Minding your business: The power of the group
Joining forces can spell success
By Hilary Davidson
First published in Chatelaine’s April 2003 ssue.
ÃÂ© Hilary Davidson
To identify potential partners, Purdy set out specific criteria. Her top priority was to ensure that the berries they produced would meet a common high standard, and since there was no grading system for saskatoon berries, she created one. “We’d once bought 6,000 pounds of berries from a grower, only to discover they were disgusting,” says Purdy. “If consumers get a bad product, it hurts all growers because [the consumer] might never buy another saskatoon berry.” Purdy’s partners had to sign contracts guaranteeing they would sell a certain percentage of their berries to Federated Co-operatives Ltd., the company that would purchase the berries for co-op retail stores. Also, Purdy approached growers in different regions to ensure geographic diversity, which would minimize the impact of crop failures on the new venture.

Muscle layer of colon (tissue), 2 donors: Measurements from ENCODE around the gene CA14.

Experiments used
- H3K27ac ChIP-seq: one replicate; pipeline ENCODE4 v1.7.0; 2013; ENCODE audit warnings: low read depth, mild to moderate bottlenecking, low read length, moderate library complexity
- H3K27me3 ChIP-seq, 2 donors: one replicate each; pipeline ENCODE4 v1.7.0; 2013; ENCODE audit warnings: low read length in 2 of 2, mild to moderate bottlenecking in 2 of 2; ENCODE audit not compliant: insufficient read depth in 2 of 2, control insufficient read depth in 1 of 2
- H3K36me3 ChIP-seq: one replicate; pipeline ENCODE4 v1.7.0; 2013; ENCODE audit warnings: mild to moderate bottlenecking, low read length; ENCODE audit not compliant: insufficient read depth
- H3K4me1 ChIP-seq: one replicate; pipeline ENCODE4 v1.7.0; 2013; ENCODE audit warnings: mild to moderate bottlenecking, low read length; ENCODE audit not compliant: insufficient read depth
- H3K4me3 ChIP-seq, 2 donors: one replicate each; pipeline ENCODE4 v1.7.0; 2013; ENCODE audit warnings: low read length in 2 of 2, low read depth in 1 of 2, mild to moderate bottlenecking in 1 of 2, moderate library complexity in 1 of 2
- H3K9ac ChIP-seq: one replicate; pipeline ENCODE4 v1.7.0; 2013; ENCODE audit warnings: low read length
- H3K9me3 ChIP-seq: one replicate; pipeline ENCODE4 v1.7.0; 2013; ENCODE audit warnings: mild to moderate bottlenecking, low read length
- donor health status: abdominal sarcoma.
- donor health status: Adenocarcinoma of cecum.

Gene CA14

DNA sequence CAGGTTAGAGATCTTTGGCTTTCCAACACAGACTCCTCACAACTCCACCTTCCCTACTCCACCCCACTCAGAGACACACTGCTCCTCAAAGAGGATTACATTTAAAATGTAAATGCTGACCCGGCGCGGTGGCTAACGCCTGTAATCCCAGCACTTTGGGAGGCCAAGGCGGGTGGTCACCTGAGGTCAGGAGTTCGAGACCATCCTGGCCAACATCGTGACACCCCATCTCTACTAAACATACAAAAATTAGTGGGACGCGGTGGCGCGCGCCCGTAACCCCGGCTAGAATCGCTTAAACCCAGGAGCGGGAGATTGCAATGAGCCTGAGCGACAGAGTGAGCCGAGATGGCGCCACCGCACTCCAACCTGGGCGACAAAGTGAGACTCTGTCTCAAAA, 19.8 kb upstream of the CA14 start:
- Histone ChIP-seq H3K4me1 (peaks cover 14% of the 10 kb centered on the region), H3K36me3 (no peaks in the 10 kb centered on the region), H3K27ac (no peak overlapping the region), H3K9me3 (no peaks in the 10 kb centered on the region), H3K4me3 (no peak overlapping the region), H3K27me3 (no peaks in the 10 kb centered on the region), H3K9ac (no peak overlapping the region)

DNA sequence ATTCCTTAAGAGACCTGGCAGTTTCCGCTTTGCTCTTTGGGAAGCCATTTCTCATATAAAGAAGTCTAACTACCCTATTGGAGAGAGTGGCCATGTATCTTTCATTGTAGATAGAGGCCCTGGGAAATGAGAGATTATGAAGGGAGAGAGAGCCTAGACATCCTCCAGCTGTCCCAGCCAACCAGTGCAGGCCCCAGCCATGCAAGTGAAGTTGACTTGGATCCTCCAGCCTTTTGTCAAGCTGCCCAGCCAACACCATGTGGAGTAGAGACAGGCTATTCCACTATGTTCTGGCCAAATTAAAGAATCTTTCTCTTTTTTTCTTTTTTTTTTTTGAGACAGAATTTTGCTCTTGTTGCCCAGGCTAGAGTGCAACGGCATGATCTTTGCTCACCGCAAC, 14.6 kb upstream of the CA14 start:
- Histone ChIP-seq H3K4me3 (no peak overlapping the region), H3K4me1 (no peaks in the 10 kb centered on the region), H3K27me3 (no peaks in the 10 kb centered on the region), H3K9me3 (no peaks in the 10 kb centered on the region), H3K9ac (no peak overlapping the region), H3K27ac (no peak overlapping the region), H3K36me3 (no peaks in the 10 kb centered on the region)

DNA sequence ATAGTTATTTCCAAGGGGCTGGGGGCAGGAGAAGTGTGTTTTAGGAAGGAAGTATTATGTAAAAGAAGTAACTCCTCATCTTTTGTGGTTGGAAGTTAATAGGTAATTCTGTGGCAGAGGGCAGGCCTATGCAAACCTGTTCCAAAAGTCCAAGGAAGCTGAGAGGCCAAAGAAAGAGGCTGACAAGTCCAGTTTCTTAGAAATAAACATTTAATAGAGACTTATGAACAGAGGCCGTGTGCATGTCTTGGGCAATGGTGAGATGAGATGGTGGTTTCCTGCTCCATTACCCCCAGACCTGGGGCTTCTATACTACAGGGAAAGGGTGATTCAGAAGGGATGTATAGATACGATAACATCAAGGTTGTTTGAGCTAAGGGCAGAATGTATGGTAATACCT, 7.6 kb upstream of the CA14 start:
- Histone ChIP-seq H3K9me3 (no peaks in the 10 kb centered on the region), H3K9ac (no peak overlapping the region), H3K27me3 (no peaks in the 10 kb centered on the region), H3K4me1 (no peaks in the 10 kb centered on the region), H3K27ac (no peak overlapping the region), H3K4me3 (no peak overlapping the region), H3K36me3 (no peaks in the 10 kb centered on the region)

Purdy found six growers to work with and the group signed a deal with Federated to bring their frozen berries into 463 stores from B.C. to Manitoba. This has guaranteed a market for all of the growers involved–and has led Purdy to expand Prairie Berries’ operations, as some partner orchards have hired it to harvest and process their berries. As Purdy says, “The other growers are part of our success and we’re part of theirs.”
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